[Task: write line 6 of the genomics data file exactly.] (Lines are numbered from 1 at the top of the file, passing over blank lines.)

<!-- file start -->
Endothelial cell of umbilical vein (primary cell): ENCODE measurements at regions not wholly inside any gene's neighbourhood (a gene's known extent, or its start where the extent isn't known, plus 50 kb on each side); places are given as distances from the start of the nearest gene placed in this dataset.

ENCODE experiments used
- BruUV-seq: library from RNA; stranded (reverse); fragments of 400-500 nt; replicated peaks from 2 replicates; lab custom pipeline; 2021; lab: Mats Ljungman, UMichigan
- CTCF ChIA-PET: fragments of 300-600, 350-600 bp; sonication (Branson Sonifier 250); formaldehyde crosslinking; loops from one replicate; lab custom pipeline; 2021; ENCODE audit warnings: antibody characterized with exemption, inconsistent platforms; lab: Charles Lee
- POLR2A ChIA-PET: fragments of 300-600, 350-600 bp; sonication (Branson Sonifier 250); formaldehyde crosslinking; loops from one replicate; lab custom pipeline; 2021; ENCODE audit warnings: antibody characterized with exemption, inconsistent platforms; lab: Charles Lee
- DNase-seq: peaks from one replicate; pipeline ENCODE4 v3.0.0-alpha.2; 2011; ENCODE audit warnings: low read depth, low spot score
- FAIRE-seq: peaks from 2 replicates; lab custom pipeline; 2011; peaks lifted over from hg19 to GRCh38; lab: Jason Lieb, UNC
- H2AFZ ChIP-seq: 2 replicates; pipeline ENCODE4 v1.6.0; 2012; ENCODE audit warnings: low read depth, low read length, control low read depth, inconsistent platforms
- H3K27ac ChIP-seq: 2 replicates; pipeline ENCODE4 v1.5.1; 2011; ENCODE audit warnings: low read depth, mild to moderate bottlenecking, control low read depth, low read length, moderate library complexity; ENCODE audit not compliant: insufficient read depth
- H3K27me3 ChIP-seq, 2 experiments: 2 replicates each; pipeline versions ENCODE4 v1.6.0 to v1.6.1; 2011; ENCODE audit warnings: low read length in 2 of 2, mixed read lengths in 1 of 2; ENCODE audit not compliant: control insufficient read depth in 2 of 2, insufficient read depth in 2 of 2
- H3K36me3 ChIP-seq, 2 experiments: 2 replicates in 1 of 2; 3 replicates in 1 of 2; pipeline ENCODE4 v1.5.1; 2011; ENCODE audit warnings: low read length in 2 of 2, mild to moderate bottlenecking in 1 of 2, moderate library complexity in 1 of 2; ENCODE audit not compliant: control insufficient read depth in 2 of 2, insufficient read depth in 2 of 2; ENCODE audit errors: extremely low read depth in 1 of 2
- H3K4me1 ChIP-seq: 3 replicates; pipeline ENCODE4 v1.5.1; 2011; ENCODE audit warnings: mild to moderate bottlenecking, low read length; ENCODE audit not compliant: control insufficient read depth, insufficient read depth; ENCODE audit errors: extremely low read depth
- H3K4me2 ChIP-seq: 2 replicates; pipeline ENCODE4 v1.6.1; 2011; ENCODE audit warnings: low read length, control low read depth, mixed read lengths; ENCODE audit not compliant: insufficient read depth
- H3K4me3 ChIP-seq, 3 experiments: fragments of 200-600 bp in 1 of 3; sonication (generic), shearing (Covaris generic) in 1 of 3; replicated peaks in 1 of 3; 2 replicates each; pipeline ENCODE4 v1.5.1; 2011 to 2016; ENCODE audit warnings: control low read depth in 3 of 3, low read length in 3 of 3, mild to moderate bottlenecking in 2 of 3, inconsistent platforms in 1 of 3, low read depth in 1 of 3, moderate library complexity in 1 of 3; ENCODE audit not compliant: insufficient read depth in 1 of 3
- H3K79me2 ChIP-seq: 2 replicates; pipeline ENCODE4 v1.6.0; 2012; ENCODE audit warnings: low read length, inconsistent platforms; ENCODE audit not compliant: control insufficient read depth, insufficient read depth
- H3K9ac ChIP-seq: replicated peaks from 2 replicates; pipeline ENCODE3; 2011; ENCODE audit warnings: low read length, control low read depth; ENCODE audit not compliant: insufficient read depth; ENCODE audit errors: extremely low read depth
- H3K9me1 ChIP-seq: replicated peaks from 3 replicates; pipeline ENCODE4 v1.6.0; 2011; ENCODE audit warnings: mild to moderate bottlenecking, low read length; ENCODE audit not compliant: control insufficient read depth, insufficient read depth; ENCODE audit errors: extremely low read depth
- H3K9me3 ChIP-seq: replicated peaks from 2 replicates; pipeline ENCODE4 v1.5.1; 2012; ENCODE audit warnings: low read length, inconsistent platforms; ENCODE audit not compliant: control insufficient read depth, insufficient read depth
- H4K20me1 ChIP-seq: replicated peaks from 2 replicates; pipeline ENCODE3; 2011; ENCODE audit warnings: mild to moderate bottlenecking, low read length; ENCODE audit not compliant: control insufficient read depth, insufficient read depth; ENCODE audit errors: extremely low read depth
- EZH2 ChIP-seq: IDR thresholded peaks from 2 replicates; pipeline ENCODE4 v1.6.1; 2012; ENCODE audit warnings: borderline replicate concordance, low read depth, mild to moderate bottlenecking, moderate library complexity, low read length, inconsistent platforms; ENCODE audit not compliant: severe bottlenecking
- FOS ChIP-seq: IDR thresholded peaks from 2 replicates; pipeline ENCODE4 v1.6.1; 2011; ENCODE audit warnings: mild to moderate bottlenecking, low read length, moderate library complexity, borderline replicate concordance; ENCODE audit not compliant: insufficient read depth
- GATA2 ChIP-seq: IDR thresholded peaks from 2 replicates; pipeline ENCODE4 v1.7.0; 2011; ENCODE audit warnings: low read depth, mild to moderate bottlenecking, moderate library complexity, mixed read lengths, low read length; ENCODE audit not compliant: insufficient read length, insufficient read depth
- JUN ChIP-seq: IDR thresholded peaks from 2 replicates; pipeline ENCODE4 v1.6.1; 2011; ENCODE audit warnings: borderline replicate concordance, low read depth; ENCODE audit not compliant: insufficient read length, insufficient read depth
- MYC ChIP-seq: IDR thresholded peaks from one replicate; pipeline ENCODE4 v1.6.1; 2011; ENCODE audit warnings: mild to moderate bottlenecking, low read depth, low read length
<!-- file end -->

- DNase-seq: peaks from one replicate; pipeline ENCODE4 v3.0.0-alpha.2; 2011; ENCODE audit warnings: low read depth, low spot score